Forgive me, dear readers, for I have sinned.
Here I am, preaching about building a strong brand so you can choose the right marketing tactics in which to invest. I talk about measuring progress and success so you always know your ROI. But, as is often the case with doctors and consultants, we are our own worst patients/clients.
Let me share with you my faux pas so that you can learn what not to do – and give you a review of a unique marketing tactic that may actually be a good investment for you, depending on your product or service.
AnyLuckyDay.com is a unique and simple marketing concept. The founder, Giancarlo, will create a 24 Hour advertising campaign, Custom Sponsor Video. Multiple Insertions into their Twitter and Facebook Streams and Search Engine Optimized post on AnyLuckyDay.com. You can also purchase optional items such as an email sponsorship and Publishing Rights to your video. All you do is pay him to “sponsor” a specific day for $150 and offer something for the contest winner.
Visitors are encouraged to visit your website and then post a comment on AnyLuckyDay.com to officially enter the contest. I’m always eager to learn how innovative marketing tactics work, so I gave it a shot and bought January 20 as my day to promote my book. I offered three free books as the giveaway.
The process was fairly easy. Once they got in touch with me (which took a while, because I think they are understaffed), I sent them some information, photos, website links and a copy of the book. They then created the video and allowed me to review it before posting. I would say the hard part is their customer service is not that great, meaning they went a while after I paid without getting in touch with me, and it seemed like I was just being put into “the machine.” Granted, we had some email glitches where some of their emails to me seemed to have been lost or never got to me, but let’s just say that I tolerated it because the price was really not that high. Sometimes price can be an indication of the level of hand-holding you will get.
So the video looked good, the promotion ran, and I was delighted that many of the Commenters were actually small business owners. I had no idea what his database or follower profile looked like so I went in blind just to try it. Giancarlo even invited me to comment back and created a Disqus account for me in case I didn’t have one.
Results? Here’s the lessons I learned and where I fell down:
1) Failure to set concrete goals: I really didn’t give this promotion any real time or attention because I’ve been so slammed and because it was so cheap. I should have set a few metrics of what I wanted to see increase: Twitter followers, FB fans, Newsletter signups, etc. and determined pre- and post benchmarks. But I never took the time. Qualitatively, I think my follwers and fans did increase on that day, but since I failed to take a snapshot of Jan 19, I can’t be sure.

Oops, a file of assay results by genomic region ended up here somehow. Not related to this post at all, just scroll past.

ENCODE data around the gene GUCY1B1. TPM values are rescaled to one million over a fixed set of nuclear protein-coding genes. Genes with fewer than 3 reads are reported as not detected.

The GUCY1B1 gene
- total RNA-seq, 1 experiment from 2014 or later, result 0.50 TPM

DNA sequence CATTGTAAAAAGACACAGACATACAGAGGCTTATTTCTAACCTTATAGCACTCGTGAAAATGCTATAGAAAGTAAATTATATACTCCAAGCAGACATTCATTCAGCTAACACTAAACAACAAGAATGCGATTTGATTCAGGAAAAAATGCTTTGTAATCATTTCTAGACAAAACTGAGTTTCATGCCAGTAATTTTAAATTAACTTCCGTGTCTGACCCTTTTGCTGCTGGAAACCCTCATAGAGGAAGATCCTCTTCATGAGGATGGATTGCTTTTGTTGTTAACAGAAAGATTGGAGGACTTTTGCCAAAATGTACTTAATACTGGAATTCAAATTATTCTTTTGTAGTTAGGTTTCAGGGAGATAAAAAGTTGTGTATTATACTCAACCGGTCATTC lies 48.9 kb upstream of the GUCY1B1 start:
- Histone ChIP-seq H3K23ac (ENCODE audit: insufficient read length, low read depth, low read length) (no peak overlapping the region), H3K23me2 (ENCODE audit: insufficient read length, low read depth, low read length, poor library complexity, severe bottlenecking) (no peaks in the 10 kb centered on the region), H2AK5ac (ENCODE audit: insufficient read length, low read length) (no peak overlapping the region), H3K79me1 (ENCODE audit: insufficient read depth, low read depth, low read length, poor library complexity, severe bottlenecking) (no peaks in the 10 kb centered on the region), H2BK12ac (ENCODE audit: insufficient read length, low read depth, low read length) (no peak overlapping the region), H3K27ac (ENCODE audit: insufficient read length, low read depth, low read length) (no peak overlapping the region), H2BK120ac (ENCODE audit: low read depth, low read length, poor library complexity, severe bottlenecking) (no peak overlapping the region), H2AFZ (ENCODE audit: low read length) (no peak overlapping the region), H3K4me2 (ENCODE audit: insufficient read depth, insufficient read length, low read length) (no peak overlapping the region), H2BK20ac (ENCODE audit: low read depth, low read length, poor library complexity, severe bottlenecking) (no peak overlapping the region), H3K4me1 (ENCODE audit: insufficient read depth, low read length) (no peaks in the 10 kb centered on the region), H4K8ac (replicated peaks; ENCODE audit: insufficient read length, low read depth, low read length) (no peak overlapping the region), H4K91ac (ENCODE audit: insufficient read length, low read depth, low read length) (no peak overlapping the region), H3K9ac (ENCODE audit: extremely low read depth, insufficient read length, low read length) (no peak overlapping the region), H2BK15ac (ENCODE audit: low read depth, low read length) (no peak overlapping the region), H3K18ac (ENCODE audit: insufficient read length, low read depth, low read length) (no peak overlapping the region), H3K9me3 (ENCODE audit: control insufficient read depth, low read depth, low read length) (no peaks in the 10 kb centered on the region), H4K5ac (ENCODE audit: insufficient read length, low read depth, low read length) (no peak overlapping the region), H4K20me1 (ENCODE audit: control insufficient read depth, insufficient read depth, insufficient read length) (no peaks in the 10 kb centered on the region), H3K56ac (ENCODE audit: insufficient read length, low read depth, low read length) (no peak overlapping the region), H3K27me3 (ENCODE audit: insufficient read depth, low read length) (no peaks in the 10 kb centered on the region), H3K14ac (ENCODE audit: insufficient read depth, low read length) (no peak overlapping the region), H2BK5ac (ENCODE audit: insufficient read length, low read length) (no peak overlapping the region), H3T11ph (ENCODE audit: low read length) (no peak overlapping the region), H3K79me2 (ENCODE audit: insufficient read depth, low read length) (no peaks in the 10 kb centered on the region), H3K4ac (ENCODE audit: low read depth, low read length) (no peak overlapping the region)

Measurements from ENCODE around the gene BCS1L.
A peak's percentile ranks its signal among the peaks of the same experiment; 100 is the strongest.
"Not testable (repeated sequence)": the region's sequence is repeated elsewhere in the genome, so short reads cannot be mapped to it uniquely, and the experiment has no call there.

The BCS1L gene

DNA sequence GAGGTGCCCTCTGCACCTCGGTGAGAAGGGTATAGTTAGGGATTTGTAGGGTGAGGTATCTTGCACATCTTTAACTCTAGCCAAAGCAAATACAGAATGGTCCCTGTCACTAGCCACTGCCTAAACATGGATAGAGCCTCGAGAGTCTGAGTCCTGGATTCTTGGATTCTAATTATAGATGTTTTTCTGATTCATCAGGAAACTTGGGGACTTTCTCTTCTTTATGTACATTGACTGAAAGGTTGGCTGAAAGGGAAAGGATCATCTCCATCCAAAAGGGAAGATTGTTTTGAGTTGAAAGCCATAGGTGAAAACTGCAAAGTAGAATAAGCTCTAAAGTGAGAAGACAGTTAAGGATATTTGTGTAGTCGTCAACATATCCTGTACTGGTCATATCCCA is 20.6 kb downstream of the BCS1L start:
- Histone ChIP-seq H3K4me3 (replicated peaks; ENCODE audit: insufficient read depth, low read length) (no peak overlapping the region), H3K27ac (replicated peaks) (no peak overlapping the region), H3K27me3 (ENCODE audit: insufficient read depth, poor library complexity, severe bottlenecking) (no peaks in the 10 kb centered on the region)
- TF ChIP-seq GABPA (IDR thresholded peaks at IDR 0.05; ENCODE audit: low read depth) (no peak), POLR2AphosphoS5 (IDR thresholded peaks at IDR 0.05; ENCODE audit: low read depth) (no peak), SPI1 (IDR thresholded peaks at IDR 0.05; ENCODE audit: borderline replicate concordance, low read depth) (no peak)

LESSON: Set clear goals and capture a “before” benchmark so you can compare your “after” numbers to it.
2) Failure to put a tracking mechanism in place: Because I don’t sell my book directly, I will need to rely on Amazon figures or my publisher telling me if there was a spike in sales. There was a noticeable ranking increase on that day, but how Amazon decides rankings are not from pure sales – it’s a wonky rating system based on sales in your categories. I also don’t have visibility into all my book sales data overall. And on AnyLuckyDay’s end, they told me they could not provide any clickthrough metrics, and did not provide me with a post-promotion list of “Number of Tweets, Number of Comments, Number of FB Posts” etc., which would have been nice.
LESSON: Create trackable response mechanisms. I should have created a custom URL through Bit.ly so I could at least track clickthroughs and exposure, if not sales. But I also should not have invested in an advertiser that could not provide any tracking info to me from their side.
3) Failure to determine audience fit: OK, I knew upfront I was taking a risk on this one. To be fair, I am not sure if I ever asked them to provide some sort of breakdown of who their audience and followers are (again, lack of time and attention on managing this campaign on my part). I was lucky that many of them were indeed business owners, but what if they were not?
LESSON: Always ask for a audience segment breakdown and try to get any info you can. If the vehicle will not provide it, you should invest somewhere that can.
4) Failure to take time: All of my problems stemmed from just paying for this tactic and not ensuring I thought through it all. If I was too busy to properly leverage this tactic, I should never have done it.
LESSON: Make sure that if you invest in marketing, you have the bandwidth or help to leverage it to its fullest and don’t just throw money away.
AnyLuckyDay.com is a great idea for a variety of products and services just to get a blitz effect. My verdict is still out on whether it’s better for higher-end or lower-end items, as I still don’t know who is in their “tribe” but I would assume something too high-end might not work for more than a one-time sales blip. You need to remember you’ll get noise because you are giving some items away, but will it lead to any sales in the future? This is such a unique contest/advertising concept that I can’t say with certainty that people with higher incomes are not in the tribe. Case in point: there were small business owners in the bunch. But if you have a fairly general consumer product, this would be an excellent – and inexpensive – way to get some some buzz going. I know I got the word out about my book to many who may not have heard of it, got some new followers, fans and signups – so to me, that is worth $150.
Have you tried any other unique advertising tactics like this? What was your experience? Please share in the comments.